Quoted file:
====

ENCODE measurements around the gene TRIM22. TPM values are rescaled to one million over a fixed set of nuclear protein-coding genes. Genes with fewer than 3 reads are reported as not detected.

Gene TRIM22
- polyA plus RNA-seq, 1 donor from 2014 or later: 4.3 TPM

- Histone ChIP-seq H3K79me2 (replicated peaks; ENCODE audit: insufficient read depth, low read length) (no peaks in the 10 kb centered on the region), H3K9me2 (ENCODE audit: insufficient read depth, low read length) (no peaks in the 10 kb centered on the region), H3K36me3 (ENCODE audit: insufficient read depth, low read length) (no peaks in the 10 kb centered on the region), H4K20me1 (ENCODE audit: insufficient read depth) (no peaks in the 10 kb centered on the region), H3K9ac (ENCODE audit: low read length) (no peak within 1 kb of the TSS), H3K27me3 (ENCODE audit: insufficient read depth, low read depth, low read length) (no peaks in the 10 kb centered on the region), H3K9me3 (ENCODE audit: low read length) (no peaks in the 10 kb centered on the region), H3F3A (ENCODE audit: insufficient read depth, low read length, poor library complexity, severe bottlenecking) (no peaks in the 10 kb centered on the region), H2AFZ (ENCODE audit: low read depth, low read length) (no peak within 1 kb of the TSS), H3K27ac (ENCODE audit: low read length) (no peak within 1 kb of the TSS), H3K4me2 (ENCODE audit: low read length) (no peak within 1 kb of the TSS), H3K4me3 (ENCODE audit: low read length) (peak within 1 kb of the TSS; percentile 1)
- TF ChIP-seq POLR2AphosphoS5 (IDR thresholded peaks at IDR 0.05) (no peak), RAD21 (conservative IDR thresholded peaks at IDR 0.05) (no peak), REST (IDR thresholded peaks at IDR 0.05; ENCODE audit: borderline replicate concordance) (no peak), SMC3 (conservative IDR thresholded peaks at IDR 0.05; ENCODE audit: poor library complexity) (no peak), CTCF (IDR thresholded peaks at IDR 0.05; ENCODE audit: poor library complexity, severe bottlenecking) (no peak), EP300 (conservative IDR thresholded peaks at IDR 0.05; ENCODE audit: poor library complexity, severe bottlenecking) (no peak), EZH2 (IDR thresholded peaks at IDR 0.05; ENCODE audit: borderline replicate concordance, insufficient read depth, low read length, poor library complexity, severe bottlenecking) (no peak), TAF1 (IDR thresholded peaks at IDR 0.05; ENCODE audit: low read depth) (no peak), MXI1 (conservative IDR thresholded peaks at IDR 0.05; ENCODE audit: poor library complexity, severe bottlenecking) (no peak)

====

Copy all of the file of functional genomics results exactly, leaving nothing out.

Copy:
ENCODE measurements around the gene TRIM22. TPM values are rescaled to one million over a fixed set of nuclear protein-coding genes. Genes with fewer than 3 reads are reported as not detected.

Gene TRIM22
- polyA plus RNA-seq, 1 donor from 2014 or later: 4.3 TPM

- Histone ChIP-seq H3K79me2 (replicated peaks; ENCODE audit: insufficient read depth, low read length) (no peaks in the 10 kb centered on the region), H3K9me2 (ENCODE audit: insufficient read depth, low read length) (no peaks in the 10 kb centered on the region), H3K36me3 (ENCODE audit: insufficient read depth, low read length) (no peaks in the 10 kb centered on the region), H4K20me1 (ENCODE audit: insufficient read depth) (no peaks in the 10 kb centered on the region), H3K9ac (ENCODE audit: low read length) (no peak within 1 kb of the TSS), H3K27me3 (ENCODE audit: insufficient read depth, low read depth, low read length) (no peaks in the 10 kb centered on the region), H3K9me3 (ENCODE audit: low read length) (no peaks in the 10 kb centered on the region), H3F3A (ENCODE audit: insufficient read depth, low read length, poor library complexity, severe bottlenecking) (no peaks in the 10 kb centered on the region), H2AFZ (ENCODE audit: low read depth, low read length) (no peak within 1 kb of the TSS), H3K27ac (ENCODE audit: low read length) (no peak within 1 kb of the TSS), H3K4me2 (ENCODE audit: low read length) (no peak within 1 kb of the TSS), H3K4me3 (ENCODE audit: low read length) (peak within 1 kb of the TSS; percentile 1)
- TF ChIP-seq POLR2AphosphoS5 (IDR thresholded peaks at IDR 0.05) (no peak), RAD21 (conservative IDR thresholded peaks at IDR 0.05) (no peak), REST (IDR thresholded peaks at IDR 0.05; ENCODE audit: borderline replicate concordance) (no peak), SMC3 (conservative IDR thresholded peaks at IDR 0.05; ENCODE audit: poor library complexity) (no peak), CTCF (IDR thresholded peaks at IDR 0.05; ENCODE audit: poor library complexity, severe bottlenecking) (no peak), EP300 (conservative IDR thresholded peaks at IDR 0.05; ENCODE audit: poor library complexity, severe bottlenecking) (no peak), EZH2 (IDR thresholded peaks at IDR 0.05; ENCODE audit: borderline replicate concordance, insufficient read depth, low read length, poor library complexity, severe bottlenecking) (no peak), TAF1 (IDR thresholded peaks at IDR 0.05; ENCODE audit: low read depth) (no peak), MXI1 (conservative IDR thresholded peaks at IDR 0.05; ENCODE audit: poor library complexity, severe bottlenecking) (no peak)